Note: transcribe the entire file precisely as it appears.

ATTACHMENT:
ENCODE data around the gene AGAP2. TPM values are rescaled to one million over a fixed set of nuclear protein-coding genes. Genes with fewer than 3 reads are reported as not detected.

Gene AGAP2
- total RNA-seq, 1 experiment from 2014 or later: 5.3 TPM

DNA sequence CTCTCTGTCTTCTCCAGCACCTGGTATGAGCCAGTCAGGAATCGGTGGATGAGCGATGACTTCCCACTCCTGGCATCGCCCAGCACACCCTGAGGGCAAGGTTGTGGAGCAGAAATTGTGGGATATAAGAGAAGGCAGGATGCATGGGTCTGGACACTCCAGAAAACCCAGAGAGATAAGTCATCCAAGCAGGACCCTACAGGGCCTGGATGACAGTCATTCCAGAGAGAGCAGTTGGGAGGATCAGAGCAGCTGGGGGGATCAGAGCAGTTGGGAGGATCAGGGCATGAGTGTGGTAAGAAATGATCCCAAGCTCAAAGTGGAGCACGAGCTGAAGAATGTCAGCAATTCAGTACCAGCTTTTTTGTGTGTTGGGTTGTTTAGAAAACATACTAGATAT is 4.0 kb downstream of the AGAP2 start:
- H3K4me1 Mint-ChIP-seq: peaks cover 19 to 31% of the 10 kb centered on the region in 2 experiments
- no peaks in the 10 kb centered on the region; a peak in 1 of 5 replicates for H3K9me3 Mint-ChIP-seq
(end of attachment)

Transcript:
ENCODE data around the gene AGAP2. TPM values are rescaled to one million over a fixed set of nuclear protein-coding genes. Genes with fewer than 3 reads are reported as not detected.

Gene AGAP2
- total RNA-seq, 1 experiment from 2014 or later: 5.3 TPM

DNA sequence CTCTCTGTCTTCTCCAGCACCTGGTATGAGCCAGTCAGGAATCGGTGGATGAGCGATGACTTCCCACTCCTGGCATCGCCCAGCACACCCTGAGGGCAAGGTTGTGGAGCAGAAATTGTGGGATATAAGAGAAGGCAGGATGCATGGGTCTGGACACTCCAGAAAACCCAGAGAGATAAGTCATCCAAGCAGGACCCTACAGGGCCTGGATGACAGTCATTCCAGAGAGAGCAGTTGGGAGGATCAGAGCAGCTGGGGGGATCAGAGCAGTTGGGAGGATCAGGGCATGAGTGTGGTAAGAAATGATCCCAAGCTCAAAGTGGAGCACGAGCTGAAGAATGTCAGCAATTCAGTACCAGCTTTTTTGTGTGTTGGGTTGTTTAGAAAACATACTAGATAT is 4.0 kb downstream of the AGAP2 start:
- H3K4me1 Mint-ChIP-seq: peaks cover 19 to 31% of the 10 kb centered on the region in 2 experiments
- no peaks in the 10 kb centered on the region; a peak in 1 of 5 replicates for H3K9me3 Mint-ChIP-seq